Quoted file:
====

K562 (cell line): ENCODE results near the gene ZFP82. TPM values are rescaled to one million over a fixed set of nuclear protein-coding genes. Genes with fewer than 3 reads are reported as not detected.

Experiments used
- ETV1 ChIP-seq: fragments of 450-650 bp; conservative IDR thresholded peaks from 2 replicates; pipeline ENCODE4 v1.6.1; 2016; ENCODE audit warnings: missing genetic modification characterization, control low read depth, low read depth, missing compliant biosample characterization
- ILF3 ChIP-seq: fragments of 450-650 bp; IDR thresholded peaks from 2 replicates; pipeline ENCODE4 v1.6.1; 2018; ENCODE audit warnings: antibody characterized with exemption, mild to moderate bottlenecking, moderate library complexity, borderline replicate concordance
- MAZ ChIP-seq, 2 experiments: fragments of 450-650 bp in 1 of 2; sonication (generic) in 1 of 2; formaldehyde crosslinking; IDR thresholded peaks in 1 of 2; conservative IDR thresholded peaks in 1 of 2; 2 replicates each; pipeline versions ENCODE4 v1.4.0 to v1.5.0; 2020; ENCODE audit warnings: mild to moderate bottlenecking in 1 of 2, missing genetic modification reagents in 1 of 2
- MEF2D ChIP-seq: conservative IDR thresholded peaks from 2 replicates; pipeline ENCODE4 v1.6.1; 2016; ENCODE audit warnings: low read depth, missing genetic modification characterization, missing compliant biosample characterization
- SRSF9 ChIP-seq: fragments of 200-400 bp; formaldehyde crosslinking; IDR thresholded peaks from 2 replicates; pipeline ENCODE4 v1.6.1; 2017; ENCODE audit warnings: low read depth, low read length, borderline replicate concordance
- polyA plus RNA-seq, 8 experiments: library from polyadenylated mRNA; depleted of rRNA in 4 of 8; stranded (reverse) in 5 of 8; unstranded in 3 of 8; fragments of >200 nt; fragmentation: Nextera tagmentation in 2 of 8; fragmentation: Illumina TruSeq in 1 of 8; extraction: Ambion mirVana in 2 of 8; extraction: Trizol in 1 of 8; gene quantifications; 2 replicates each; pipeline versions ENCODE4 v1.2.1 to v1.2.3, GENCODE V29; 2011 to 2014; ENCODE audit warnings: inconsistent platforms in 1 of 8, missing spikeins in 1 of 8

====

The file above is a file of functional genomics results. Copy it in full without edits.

K562 (cell line): ENCODE results near the gene ZFP82. TPM values are rescaled to one million over a fixed set of nuclear protein-coding genes. Genes with fewer than 3 reads are reported as not detected.

Experiments used
- ETV1 ChIP-seq: fragments of 450-650 bp; conservative IDR thresholded peaks from 2 replicates; pipeline ENCODE4 v1.6.1; 2016; ENCODE audit warnings: missing genetic modification characterization, control low read depth, low read depth, missing compliant biosample characterization
- ILF3 ChIP-seq: fragments of 450-650 bp; IDR thresholded peaks from 2 replicates; pipeline ENCODE4 v1.6.1; 2018; ENCODE audit warnings: antibody characterized with exemption, mild to moderate bottlenecking, moderate library complexity, borderline replicate concordance
- MAZ ChIP-seq, 2 experiments: fragments of 450-650 bp in 1 of 2; sonication (generic) in 1 of 2; formaldehyde crosslinking; IDR thresholded peaks in 1 of 2; conservative IDR thresholded peaks in 1 of 2; 2 replicates each; pipeline versions ENCODE4 v1.4.0 to v1.5.0; 2020; ENCODE audit warnings: mild to moderate bottlenecking in 1 of 2, missing genetic modification reagents in 1 of 2
- MEF2D ChIP-seq: conservative IDR thresholded peaks from 2 replicates; pipeline ENCODE4 v1.6.1; 2016; ENCODE audit warnings: low read depth, missing genetic modification characterization, missing compliant biosample characterization
- SRSF9 ChIP-seq: fragments of 200-400 bp; formaldehyde crosslinking; IDR thresholded peaks from 2 replicates; pipeline ENCODE4 v1.6.1; 2017; ENCODE audit warnings: low read depth, low read length, borderline replicate concordance
- polyA plus RNA-seq, 8 experiments: library from polyadenylated mRNA; depleted of rRNA in 4 of 8; stranded (reverse) in 5 of 8; unstranded in 3 of 8; fragments of >200 nt; fragmentation: Nextera tagmentation in 2 of 8; fragmentation: Illumina TruSeq in 1 of 8; extraction: Ambion mirVana in 2 of 8; extraction: Trizol in 1 of 8; gene quantifications; 2 replicates each; pipeline versions ENCODE4 v1.2.1 to v1.2.3, GENCODE V29; 2011 to 2014; ENCODE audit warnings: inconsistent platforms in 1 of 8, missing spikeins in 1 of 8